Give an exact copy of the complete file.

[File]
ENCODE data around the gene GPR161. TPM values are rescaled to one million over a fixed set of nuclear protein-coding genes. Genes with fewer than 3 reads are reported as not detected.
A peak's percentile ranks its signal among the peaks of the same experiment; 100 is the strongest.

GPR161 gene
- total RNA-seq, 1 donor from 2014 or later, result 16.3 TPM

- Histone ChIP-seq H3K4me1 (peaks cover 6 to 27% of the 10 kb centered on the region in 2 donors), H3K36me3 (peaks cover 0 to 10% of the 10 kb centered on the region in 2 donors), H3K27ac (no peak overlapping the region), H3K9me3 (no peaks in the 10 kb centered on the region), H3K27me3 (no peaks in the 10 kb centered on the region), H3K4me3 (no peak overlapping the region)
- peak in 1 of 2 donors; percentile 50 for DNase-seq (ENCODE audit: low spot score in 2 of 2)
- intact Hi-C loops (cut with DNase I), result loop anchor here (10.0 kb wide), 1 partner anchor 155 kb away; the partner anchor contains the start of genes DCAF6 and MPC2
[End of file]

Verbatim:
ENCODE data around the gene GPR161. TPM values are rescaled to one million over a fixed set of nuclear protein-coding genes. Genes with fewer than 3 reads are reported as not detected.
A peak's percentile ranks its signal among the peaks of the same experiment; 100 is the strongest.

GPR161 gene
- total RNA-seq, 1 donor from 2014 or later, result 16.3 TPM

- Histone ChIP-seq H3K4me1 (peaks cover 6 to 27% of the 10 kb centered on the region in 2 donors), H3K36me3 (peaks cover 0 to 10% of the 10 kb centered on the region in 2 donors), H3K27ac (no peak overlapping the region), H3K9me3 (no peaks in the 10 kb centered on the region), H3K27me3 (no peaks in the 10 kb centered on the region), H3K4me3 (no peak overlapping the region)
- peak in 1 of 2 donors; percentile 50 for DNase-seq (ENCODE audit: low spot score in 2 of 2)
- intact Hi-C loops (cut with DNase I), result loop anchor here (10.0 kb wide), 1 partner anchor 155 kb away; the partner anchor contains the start of genes DCAF6 and MPC2